The ruses

In these variations, scamsters use the ruse of a phony real estate conveyance or a fake mortgage.

Here are the descriptions of the scams as initially reported:

Phony real estate conveyance

A residential property is for sale by the registered owner and a realtor is involved. A Canadian lawyer is contacted by telephone to act for a purchaser from outside of Canada. The lawyer meets in person with an individual acting on the purchaser’s behalf (e.g. a relative with a power of attorney), and receives a certified cheque for the purchase amount. The lawyer deposits the cheque into trust. The relative advises the lawyer that the purchaser has passed away and the relative requests that lawyer to quickly return the funds (e.g. by wire transfer). The lawyer transfers the funds to the relative before learning that the certified cheque is fraudulent.

Attention real estate practitioners: A variation on the bad cheque scam (Notice to the Profession, December 15, 2008)

Fake mortgage

LawPro has warned Ontario about yet another sophisticated counterfeit bank draft scam. This one targets real estate lawyers acting in mortgage transactions. The scenario may include the fraudster using the identity of a major national financial institution as the lender and pretending to be the real property owner. Meanwhile, the actual property owner is completely unaware of what’s happening.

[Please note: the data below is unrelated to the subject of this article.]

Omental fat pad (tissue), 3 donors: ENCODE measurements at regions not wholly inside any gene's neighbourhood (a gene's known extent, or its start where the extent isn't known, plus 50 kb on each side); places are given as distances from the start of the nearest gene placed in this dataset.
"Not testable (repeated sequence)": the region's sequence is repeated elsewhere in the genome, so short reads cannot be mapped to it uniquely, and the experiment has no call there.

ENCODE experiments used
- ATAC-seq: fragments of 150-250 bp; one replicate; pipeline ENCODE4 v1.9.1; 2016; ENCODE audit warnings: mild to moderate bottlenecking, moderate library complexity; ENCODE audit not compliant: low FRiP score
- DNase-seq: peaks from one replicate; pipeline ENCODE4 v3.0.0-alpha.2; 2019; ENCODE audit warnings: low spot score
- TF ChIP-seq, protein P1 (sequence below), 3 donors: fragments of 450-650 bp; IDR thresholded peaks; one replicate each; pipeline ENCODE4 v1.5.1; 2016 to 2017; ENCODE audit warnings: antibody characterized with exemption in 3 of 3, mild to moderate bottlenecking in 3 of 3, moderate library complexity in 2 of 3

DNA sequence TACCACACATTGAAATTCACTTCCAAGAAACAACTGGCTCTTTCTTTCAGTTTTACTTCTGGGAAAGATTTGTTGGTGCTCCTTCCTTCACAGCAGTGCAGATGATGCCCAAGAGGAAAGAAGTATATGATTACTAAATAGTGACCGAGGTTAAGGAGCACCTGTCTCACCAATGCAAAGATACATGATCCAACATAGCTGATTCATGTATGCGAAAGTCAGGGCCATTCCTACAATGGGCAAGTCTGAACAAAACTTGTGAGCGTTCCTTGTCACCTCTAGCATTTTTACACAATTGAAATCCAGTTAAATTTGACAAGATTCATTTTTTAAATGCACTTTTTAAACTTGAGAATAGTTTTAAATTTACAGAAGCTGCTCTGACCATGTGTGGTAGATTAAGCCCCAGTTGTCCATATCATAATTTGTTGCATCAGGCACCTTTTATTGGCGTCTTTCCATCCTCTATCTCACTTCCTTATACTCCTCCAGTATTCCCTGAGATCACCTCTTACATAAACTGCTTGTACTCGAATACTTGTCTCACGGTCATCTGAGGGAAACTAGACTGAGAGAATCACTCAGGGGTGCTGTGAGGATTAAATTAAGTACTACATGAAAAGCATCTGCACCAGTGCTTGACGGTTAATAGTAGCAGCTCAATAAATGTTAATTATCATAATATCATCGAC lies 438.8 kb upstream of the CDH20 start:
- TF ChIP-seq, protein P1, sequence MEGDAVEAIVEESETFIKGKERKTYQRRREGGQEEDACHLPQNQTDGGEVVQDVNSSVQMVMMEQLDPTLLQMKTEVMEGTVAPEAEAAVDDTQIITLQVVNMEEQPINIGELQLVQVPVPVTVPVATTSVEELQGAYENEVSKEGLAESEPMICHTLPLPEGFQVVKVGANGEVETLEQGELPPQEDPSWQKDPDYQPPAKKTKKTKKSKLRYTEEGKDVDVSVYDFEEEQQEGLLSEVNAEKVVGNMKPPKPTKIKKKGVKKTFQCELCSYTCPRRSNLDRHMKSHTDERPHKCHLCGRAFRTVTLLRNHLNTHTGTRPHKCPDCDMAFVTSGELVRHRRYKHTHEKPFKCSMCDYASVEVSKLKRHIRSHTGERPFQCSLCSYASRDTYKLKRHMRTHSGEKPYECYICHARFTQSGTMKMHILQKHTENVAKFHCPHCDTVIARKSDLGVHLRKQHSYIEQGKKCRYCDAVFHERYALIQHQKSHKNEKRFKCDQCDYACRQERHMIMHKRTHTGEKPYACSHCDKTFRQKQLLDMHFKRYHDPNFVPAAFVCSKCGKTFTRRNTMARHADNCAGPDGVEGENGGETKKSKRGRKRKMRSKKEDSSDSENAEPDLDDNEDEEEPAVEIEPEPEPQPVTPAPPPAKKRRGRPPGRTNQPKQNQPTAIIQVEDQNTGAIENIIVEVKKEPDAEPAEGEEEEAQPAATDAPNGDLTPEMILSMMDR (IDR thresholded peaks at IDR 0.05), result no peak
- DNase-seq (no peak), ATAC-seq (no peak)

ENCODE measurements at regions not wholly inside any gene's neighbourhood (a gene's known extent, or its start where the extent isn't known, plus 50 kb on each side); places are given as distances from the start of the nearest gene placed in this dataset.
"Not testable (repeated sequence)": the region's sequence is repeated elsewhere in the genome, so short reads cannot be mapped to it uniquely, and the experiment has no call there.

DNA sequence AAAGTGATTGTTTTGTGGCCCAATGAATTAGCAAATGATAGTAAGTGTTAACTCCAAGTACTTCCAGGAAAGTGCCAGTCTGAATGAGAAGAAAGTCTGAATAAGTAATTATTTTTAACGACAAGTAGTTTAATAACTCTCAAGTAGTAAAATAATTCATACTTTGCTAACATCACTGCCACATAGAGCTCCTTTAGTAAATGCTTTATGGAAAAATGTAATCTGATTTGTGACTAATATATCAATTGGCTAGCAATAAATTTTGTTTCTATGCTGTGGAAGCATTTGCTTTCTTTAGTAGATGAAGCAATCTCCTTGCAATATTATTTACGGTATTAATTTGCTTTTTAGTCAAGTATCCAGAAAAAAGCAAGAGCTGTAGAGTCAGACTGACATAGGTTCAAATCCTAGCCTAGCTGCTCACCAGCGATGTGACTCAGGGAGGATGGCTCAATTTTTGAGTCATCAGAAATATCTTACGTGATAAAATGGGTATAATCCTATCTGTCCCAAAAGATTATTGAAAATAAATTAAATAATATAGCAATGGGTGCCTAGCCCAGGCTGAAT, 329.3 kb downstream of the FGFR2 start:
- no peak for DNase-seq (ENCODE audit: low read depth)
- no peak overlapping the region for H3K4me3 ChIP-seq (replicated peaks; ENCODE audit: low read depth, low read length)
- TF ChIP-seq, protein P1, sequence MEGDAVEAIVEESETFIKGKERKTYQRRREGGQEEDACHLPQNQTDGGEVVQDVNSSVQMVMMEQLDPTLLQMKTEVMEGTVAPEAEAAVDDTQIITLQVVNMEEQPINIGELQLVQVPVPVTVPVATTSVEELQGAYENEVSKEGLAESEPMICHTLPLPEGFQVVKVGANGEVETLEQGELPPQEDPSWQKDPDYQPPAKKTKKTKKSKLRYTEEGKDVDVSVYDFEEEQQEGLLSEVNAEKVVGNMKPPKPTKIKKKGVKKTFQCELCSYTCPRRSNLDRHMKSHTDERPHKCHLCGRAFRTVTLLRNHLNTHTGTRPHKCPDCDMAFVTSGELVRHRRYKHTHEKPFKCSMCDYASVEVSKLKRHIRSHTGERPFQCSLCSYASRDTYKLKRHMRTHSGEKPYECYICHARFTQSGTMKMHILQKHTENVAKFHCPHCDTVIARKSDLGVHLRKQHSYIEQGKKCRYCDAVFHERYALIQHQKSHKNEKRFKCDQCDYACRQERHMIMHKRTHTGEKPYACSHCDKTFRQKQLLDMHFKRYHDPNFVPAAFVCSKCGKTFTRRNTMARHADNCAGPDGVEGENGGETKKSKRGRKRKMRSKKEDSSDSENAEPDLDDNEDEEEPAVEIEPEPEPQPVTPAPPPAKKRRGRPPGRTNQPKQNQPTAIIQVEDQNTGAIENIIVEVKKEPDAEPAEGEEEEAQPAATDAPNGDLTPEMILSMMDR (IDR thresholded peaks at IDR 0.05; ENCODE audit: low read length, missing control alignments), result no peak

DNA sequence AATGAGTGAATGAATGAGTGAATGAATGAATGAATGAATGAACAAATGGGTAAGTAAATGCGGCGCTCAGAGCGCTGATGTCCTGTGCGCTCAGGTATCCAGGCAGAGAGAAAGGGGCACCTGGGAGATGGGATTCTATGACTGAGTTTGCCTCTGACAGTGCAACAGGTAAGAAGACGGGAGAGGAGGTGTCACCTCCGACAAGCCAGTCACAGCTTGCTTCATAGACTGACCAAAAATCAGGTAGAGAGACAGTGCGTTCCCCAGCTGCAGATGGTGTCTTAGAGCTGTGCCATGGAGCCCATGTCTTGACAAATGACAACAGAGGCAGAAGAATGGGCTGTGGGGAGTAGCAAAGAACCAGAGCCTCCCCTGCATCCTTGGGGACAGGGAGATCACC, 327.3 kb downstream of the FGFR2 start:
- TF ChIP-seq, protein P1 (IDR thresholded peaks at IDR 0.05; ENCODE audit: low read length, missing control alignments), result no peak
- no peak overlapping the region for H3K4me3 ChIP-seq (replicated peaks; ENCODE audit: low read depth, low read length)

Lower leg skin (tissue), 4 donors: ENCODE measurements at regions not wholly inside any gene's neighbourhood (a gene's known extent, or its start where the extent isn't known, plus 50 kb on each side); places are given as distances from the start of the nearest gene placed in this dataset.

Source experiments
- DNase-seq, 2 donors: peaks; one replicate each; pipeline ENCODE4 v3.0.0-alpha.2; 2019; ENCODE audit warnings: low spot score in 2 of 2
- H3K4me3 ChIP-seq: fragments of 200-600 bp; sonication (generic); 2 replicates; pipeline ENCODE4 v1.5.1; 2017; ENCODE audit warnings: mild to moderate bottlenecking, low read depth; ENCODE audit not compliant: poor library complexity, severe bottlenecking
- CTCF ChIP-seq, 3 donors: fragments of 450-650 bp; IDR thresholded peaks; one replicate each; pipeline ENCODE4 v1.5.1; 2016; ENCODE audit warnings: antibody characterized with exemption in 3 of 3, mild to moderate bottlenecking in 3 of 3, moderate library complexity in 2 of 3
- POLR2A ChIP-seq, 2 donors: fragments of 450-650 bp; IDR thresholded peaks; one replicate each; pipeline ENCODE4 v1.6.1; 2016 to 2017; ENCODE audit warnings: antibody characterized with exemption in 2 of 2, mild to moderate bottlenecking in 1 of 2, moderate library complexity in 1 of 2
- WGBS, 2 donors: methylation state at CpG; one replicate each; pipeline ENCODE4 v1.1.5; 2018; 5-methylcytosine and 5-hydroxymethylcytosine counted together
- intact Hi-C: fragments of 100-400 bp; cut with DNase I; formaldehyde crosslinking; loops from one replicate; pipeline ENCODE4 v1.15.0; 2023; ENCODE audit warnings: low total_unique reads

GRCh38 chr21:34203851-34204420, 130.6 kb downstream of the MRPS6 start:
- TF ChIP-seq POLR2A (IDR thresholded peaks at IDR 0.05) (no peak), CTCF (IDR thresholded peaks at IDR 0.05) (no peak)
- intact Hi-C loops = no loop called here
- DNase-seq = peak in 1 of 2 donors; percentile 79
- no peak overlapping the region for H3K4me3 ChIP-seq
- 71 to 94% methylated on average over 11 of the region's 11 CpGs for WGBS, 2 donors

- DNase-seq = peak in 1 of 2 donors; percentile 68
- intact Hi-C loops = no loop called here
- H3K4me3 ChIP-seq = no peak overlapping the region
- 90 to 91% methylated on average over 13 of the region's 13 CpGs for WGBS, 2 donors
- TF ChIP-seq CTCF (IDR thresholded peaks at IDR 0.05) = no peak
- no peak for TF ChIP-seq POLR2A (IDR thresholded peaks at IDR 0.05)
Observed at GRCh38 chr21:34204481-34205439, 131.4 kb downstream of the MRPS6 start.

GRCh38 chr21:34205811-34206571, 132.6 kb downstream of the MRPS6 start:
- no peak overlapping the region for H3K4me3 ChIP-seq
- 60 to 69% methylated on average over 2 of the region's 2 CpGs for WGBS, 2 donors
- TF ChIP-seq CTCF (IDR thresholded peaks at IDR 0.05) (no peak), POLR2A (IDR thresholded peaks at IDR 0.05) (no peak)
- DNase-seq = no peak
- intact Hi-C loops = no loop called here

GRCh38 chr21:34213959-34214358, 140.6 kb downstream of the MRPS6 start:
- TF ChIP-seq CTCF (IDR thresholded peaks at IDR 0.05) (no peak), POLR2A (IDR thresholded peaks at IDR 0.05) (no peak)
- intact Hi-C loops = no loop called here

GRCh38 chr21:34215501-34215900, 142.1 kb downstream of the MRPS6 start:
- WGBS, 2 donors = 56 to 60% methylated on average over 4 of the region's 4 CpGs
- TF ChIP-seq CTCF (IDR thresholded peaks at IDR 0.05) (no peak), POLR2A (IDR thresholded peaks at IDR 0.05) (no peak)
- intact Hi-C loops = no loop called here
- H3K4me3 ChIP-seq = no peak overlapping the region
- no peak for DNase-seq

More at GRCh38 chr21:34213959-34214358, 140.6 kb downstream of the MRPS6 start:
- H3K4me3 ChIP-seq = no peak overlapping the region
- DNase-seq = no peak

The scam works similar to this: A new and previously unknown client or a lender’s representative allegedly from a major bank asks you to act on mortgage transaction in the $640,000 to $685,000 range. Shortly thereafter, you receive mortgage instructions (fake), and a legitimate looking bank draft (fake) drawn on a major bank. There is no other mortgage on title. The “borrower” is in a rush to complete the deal and get the mortgage funds.

Fraudsters falsifying ID of major banks in counterfeit bank drafts mortgage deals (Notice to the Profession, June 19, 2009)

Twists and developments

Since first reported, we have seen new twists to the phony real estate conveyance or fake mortgage and other ruses as fraudsters try to trick lawyers. Because the details of any particular ruse or scam may change and any variation in one may be used in another, lawyers will want to be familiar with all of these twists and developments, including those that relate specifically to the real estate context:

Phony real estate conveyance

Bad cheque scam – real estate purchase by Kin Hang Cheung (Notice to the Profession, June 1, 2012)
Craigslist – scamsters preying on legitimate sellers (Practice Watch, Benchers' Bulletin, 2009 No. 3 Fall) 
Attention real estate practitioners: Fake law firm website used in new variation of bad cheque scam (Notice to the Profession, May 2, 2011)

Fake mortgage 

On-line mortgage referral program (Practice Watch, Benchers' Bulletin, 2009 No. 4 Winter)

For a complete list of publications relating to the phony real estate conveyance or fake mortgage ruses, see Bad cheque scam publications.

Learn more about how to protect yourself from the bad cheque scam.